Colour plays an important role in our lives – it impacts us in more ways than we can imagine. The way we perceive different colours, how we react to them, the purpose of the space, the size of the room, trends – all these factors come into play when selecting colours for a particular environment.

In Episode 104 of Talking Architecture & Design, Australian Trend Forecast Director Kim Chadwick speaks on how colour affects the way we design, from material curation through to the feeling a certain shade evokes.

Sunlight illuminates the world from sunrise to sunset. Thanks to sunlight, we’re able to perceive colours in our brain. Colour has a profound impact on human emotions and behaviour. ‘Getting the blues’ or ‘seeing red’ are expressions that have a scientific basis.

Similarly, on a feature wall, one sees colour as a solid block a lot of the time. But even that solid block changes colours continuously throughout the day. Most natural materials are modelled, and they have depth. The different elements in a room really do affect our psychological reaction to that space. So, it might well be a feature wall colour, but it really is how colours and surfaces are used together. 

The basic colour theory is all around us, says Kim. Many variables impact a space, including the positioning of windows and the amount of natural light.

“If we take a triadic colour scheme, for example, three colours that are equidistant on the colour wheel, we take the three primaries – red, yellow, and blue,” she says.

“We can look at yellow and orange as timber. And that with a little bit of red, a little bit of blue. And it doesn't have to be bright red. It doesn't have to be bright blue. It could be a cool grey with a cool undertone in terms of blue and a little pop of red just for a highlight.

“Sometimes we walk into rooms, though, and they're discordant like a bum note in a musical chord. And certain colours in combination jar with each other.”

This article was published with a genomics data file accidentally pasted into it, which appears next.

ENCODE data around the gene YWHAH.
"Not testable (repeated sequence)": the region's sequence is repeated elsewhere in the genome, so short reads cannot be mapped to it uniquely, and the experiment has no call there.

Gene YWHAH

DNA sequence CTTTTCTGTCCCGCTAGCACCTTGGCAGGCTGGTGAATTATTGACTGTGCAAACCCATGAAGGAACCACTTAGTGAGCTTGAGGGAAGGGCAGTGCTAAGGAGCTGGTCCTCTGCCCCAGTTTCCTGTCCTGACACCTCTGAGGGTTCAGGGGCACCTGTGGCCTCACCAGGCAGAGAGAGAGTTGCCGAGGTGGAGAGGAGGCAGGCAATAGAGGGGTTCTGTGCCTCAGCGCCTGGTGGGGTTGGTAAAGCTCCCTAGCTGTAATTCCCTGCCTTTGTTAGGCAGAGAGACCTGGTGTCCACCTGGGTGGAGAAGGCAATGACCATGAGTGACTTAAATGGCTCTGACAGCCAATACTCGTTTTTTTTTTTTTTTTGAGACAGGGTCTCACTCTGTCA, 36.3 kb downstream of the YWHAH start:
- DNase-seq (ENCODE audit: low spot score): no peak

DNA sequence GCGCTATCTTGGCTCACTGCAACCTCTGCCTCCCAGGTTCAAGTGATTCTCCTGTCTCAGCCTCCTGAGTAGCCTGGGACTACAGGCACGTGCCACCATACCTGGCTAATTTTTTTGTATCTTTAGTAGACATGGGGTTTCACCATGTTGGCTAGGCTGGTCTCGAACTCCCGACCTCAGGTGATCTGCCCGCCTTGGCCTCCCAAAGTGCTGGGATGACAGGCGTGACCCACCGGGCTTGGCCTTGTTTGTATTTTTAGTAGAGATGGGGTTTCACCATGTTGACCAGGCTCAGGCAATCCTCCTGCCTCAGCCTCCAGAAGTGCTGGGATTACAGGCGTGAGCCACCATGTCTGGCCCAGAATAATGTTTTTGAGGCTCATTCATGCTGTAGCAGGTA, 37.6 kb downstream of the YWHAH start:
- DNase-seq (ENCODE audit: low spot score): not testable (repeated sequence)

It all comes back to the colour wheel and how certain colours interact with one another due to their positioning. The creator of the Design Colour Wheel, Colours opposite each other on a colour wheel – like red and green or blue and orange – complement one another. Complementary colours, when mixed together, will neutralise each other to create a neutral palette. There are other relationships as well – split complementary colours, which are very balanced and harmonious, and analogous colours, which are colours that are side-by-side on the colour wheel.

Chadwick says that she takes into account the location and environment, with neutrals typically balancing out many of the colours of the natural world. While there’s often a neutral or restrained palette seen in many contemporary homes, each neutral colour has a subtle undertone.

“At the moment there's a big greening of interiors and greening of colour as undertones. It could be a slightly green grey, and it's still balancing the basic colour theory with the neutrals palettes and working with natural materials as well. As I said earlier, timbers are inherently orange based, and they'll always work with blue. It doesn't have to be bright blue. It could be a cool grey with a blue undertone. So, it's just applying colour theory to a space.”

A thoughtful application of colour can also manipulate a space to feel larger or smaller depending on curation. Cool colours such as blues, greens and purples can make a room feel bigger. Warm colours such as reds, yellows and oranges advance towards the eye, making the space feel closer and cosier.

When it comes to trends, Chadwick says they are driven by observation. Many materials and colour choices made by designers are ultimately viewed by other professionals. A shift to smaller spaces, attributed to the pandemic, will see colour choices pivot from typically warmer shades to lighter to accompany the ‘greening’ of our interiors.

“We're realising the importance of that again, to bring nature indoors or to have that interaction with nature within buildings. We're certainly seeing it in commercial buildings with more outdoor spaces, green rooftops, indoor plants, and growing plants internally in the kitchen because it makes us feel better and it makes us more productive, and it keeps us calmer. And it's all about our wellbeing and our wellness.” 

In Episode 104, Chadwick discusses colours for office and bathrooms, her favourite colour projects and what’s next in terms of colour trends. With over three decades of experience in the colour industry, Kim has chosen the colours of the inherently Australian corrugated roofs for Colorbond, hand selected colours for Wattyl and Dulux, created bathrooms for Laminex, curated complete house solutions for Brickworks Building Products, developed product style guides for Officeworks, and trends for Australia.

This article is a synopsis of Talking Architecture & Design’s Episode 104: Australia’s foremost colour export Kim Chadwick on what is colour and how it affects the way we design. You can listen to the full podcast here.

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